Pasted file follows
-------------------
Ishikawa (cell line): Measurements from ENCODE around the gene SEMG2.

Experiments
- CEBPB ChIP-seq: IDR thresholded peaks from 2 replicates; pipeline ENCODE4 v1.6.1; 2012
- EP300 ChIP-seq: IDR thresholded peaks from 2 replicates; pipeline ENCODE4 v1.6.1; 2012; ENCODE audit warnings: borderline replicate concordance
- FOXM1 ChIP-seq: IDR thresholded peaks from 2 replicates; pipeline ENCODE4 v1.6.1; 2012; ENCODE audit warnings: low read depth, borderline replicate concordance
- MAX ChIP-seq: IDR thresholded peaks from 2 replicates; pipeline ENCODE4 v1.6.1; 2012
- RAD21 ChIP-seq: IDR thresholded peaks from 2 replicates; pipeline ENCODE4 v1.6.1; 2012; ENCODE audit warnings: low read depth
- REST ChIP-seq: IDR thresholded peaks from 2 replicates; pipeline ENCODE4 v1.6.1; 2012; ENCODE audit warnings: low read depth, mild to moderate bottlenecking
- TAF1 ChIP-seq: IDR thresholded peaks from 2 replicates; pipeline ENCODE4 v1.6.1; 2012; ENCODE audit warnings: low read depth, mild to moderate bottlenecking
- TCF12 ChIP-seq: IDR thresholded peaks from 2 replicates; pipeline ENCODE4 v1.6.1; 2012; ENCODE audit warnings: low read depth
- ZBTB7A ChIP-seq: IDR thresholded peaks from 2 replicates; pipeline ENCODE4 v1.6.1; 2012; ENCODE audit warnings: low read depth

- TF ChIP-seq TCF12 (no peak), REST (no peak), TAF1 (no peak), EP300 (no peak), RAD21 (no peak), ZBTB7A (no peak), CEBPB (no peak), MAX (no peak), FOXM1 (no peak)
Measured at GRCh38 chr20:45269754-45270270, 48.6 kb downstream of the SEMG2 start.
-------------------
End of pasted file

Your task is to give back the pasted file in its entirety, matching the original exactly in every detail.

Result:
Ishikawa (cell line): Measurements from ENCODE around the gene SEMG2.

Experiments
- CEBPB ChIP-seq: IDR thresholded peaks from 2 replicates; pipeline ENCODE4 v1.6.1; 2012
- EP300 ChIP-seq: IDR thresholded peaks from 2 replicates; pipeline ENCODE4 v1.6.1; 2012; ENCODE audit warnings: borderline replicate concordance
- FOXM1 ChIP-seq: IDR thresholded peaks from 2 replicates; pipeline ENCODE4 v1.6.1; 2012; ENCODE audit warnings: low read depth, borderline replicate concordance
- MAX ChIP-seq: IDR thresholded peaks from 2 replicates; pipeline ENCODE4 v1.6.1; 2012
- RAD21 ChIP-seq: IDR thresholded peaks from 2 replicates; pipeline ENCODE4 v1.6.1; 2012; ENCODE audit warnings: low read depth
- REST ChIP-seq: IDR thresholded peaks from 2 replicates; pipeline ENCODE4 v1.6.1; 2012; ENCODE audit warnings: low read depth, mild to moderate bottlenecking
- TAF1 ChIP-seq: IDR thresholded peaks from 2 replicates; pipeline ENCODE4 v1.6.1; 2012; ENCODE audit warnings: low read depth, mild to moderate bottlenecking
- TCF12 ChIP-seq: IDR thresholded peaks from 2 replicates; pipeline ENCODE4 v1.6.1; 2012; ENCODE audit warnings: low read depth
- ZBTB7A ChIP-seq: IDR thresholded peaks from 2 replicates; pipeline ENCODE4 v1.6.1; 2012; ENCODE audit warnings: low read depth

- TF ChIP-seq TCF12 (no peak), REST (no peak), TAF1 (no peak), EP300 (no peak), RAD21 (no peak), ZBTB7A (no peak), CEBPB (no peak), MAX (no peak), FOXM1 (no peak)
Measured at GRCh38 chr20:45269754-45270270, 48.6 kb downstream of the SEMG2 start.